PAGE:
The name “Tebo” graces dozens of shopping plazas, business developments and apartment complexes in Boulder. Long-time commercial landlord Stephen Tebo owns over 200 properties in and around Boulder and has 850 tenants.
He also has five biological child, one of which is a daughter named Brandilyn, who has begun to carry on his legacy of building community and connecting people in Boulder and beyond; though in Brandilyn’s case, through transformational coaching rather than real estate.
Brandilyn, age 27, runs a one-on-one coaching business and since 2016 has co-owned a retreat company called The Shifts Retreats with her best friend, and yoga and breathwork instructor, Kristen Van Genderen and her step-sister, Serena Laflin. Since its launch, the company has hosted over 40 retreats in places like Ojai, California and Hawaii, with about 15 people attending each.
She started coaching professionally about six years ago after her own involvement with several different transformational programs, beginning with Landmark Forum, a three-day program which she discovered at age 19 while living in Los Angeles and struggling with anxiety, OCD, sleep disorder and an eating disorder.
Brandilyn has worked with approximately 400 people over the last five years through her one-one-one coaching. She infuses spirituality into her approach, as well as modalities such Nonviolent Communication, Acceptance and Commitment Therapy, Neuro-Linguistic Programming, Somatic Healing and more.
“I wanted to give others that same freedom, peace and possibility,” she says.
Early days: the ‘Achievement Trap’
Brandilyn’s parents never actually married each other; they had split custody of her from the time she was born. Growing up with a hectic rhythm common for kids with two sets of parents, and amplified by her dad’s incredibly visible social status, Brandilyn experienced a lot at a very young age.
At age 4, she moved to Pennsylvania with her mom and stepdad, and Brandilyn spent her entire childhood shuffling back and forth between Allentown and Boulder.
“It’s hard to have so much tumultuousness in your life,” says Brandilyn, who developed a lot of anxiety around her visits to Colorado. “As a kid, you want to be able to spend summer breaks with your friends.”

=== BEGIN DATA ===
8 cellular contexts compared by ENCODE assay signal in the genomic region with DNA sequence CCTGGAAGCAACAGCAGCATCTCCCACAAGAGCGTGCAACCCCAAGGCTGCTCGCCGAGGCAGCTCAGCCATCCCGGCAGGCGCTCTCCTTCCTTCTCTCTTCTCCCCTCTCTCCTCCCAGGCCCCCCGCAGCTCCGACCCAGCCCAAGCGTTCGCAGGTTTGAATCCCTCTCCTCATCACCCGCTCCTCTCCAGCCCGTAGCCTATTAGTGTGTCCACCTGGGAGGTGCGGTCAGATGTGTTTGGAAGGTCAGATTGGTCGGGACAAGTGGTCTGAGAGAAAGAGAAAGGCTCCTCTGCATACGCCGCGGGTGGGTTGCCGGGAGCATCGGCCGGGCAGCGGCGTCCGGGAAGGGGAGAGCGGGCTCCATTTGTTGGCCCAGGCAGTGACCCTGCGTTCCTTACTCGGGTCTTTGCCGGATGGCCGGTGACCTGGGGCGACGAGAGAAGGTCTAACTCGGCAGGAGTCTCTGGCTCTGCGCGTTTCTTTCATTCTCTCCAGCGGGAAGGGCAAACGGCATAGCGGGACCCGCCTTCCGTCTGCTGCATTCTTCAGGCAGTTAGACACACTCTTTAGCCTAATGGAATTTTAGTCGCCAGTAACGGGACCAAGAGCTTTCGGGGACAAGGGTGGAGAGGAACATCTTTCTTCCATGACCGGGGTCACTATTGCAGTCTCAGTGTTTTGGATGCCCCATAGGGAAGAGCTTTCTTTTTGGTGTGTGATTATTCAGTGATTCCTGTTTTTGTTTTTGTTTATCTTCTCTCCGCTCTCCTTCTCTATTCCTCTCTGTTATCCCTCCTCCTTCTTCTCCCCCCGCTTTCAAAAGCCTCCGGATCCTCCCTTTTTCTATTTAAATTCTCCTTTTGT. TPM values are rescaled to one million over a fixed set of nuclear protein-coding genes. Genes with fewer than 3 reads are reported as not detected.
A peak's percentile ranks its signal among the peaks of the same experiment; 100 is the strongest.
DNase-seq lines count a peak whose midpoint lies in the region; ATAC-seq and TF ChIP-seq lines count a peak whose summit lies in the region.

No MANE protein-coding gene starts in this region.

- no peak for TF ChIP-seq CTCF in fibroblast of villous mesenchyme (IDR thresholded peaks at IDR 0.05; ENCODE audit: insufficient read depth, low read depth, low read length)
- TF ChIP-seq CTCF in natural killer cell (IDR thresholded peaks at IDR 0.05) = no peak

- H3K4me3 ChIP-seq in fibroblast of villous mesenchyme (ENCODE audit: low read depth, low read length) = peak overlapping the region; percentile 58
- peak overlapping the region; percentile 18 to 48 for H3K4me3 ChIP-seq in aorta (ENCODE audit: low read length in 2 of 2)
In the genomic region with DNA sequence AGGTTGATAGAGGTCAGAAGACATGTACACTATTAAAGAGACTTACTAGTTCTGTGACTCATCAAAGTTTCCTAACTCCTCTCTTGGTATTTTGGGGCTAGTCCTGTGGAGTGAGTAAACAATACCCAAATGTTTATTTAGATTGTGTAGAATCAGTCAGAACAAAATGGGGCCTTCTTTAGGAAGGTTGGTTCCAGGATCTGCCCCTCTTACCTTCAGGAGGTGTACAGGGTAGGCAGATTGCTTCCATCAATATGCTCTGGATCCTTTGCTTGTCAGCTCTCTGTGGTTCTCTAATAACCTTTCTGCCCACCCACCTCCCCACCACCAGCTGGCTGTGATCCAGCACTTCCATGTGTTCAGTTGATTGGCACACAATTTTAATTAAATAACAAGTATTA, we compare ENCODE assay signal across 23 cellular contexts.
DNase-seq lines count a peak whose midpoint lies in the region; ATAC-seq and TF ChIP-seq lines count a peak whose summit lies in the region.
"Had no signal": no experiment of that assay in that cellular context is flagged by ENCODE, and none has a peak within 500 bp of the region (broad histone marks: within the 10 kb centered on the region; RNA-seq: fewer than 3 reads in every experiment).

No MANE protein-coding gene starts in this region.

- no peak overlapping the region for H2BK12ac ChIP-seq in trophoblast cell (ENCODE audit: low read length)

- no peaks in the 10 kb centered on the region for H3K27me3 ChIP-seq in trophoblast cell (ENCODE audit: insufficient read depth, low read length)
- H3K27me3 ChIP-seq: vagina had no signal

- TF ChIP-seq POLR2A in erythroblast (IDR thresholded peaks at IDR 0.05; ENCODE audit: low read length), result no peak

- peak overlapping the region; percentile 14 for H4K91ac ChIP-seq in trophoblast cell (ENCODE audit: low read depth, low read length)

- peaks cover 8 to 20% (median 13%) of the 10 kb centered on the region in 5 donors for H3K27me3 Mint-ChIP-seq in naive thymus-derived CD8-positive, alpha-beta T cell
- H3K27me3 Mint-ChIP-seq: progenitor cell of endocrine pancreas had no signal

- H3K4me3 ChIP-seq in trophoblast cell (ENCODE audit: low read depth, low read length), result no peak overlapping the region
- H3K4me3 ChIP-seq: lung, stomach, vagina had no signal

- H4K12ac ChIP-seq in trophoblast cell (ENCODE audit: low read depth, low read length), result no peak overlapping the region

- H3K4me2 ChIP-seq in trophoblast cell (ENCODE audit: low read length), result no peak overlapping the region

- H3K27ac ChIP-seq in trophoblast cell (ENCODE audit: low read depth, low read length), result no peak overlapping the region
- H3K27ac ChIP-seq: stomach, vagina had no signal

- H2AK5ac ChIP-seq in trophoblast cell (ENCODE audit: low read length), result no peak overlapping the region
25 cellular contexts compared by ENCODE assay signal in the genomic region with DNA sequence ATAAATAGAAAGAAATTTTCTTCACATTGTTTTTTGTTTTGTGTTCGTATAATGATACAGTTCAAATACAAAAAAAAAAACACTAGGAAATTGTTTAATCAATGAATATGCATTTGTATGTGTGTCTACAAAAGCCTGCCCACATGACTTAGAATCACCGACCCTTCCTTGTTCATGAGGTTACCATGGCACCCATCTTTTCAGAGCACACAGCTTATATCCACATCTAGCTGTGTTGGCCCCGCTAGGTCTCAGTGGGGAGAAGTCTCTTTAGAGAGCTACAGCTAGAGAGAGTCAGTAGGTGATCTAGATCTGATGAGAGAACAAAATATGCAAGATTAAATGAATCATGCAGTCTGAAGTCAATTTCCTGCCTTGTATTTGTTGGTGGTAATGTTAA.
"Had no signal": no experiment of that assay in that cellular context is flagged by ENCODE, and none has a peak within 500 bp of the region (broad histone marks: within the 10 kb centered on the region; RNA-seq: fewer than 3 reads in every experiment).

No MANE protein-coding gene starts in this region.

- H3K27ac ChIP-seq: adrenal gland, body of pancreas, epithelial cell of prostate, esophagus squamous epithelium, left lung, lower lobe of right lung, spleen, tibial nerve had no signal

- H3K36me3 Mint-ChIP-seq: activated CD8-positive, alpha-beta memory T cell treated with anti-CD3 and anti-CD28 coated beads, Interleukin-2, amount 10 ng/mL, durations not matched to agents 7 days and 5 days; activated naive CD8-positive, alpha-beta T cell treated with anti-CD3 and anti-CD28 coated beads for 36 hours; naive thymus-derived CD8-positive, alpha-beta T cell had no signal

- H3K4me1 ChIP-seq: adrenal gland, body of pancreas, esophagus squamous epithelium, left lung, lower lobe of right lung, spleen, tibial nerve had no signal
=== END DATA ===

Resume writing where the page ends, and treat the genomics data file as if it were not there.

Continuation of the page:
Most of her friends were in Pennsylvania; in Colorado, she would have a different kind of growing up to do. In Boulder, Brandilyn spent a lot of time going to charity fundraisers and speaking on behalf of her family, schmoozing and networking.
What began as separation anxiety from her mom and sister morphed into what Brandilyn calls an achievement trap, constantly feeling like she needed to be the best at everything in order to keep her PA life.
“Since I was little, I had to be perfect in school,” recalls Brandilyn. “I had to be on student council, in the school plays, a cheerleader, on the debate team. I needed to get A pluses on all my AP classes and run for Vice President of the student body. I was exhausted.”
This self-imposed pressure for perfection ran her into the ground physically, emotionall and mentally, leading to OCD, a sleep disorder, and an eating disorder. It wasn’t until Brandilyn began to see a therapist for her eating disorder that she first discovered transformational work, a path that would lead Brandilyn to heal her anxiety and disorders and ultimately write her book, The Achievement Trap: The Over-Achiever, People-Pleaser & Perfectionist’s Guide to Freedom & True Success.
The core of this book comes down to living life inside out and to busting the myth that we need results first to then become successful. “Achievement is an addiction like drugs, alcohol or gambling,” Brandilyn says. “It’s not treated that way because it’s so condoned in our society. We’re told since birth our worth is our productivity.”
She remembers when she did a book talk at Boulder Book Store. Her dad came up afterwards and said, “I feel like you wrote this book for me and about me.” Not really, she told him, but he definitely inspired her journey.
Though her dad’s status put a lot of pressure on Brandilyn to perform, it also taught her a lot about community, with Stephen Tebo making a name for himself as a master community-builder.
“His network is massive,” says Brandilyn. “He says himself his business is relationships.” From the time she was little she remembers walking down Pearl Street and everyone greeting them. Her dad’s network has helped connect her to people in similar fields, allowing her to pick their brains and talk to them.
Seeing both sides
Brandilyn tells BLDRfly she’s always had the ability to understand that people don’t just have one side, but multiple ones. This perspective has also helped her remain understanding when she hears negative things about her father. “If we look at their bad side and hold them only to that,” she says, “we’re missing out on so much good.”
Much of the way she teaches and coaches revolves around “listening for the gold,” extracting the goodness and helping people transform through the way we listen.
Brandilyn’s position as an involuntary Boulder socialite has given her a unique perspective when it comes to the world of material gain as it pertains to inner peace.
“I’ve been seeing my whole life that material things don’t create happiness,” she says. “You can have everything in the world — a private jet, six houses, and so much notoriety and success. That doesn’t make you happy. That myth was busted from me pretty early on. A lot of people need to acquire and accumulate before they see this.”
Editor’s note: We have updated the article to more accurately state Brandilyn as one of five biological children of Stephen Tebo. She is the only one he had with her mother.
Header Image: Brandilyn Tebo. Image: brandilyntebo.com.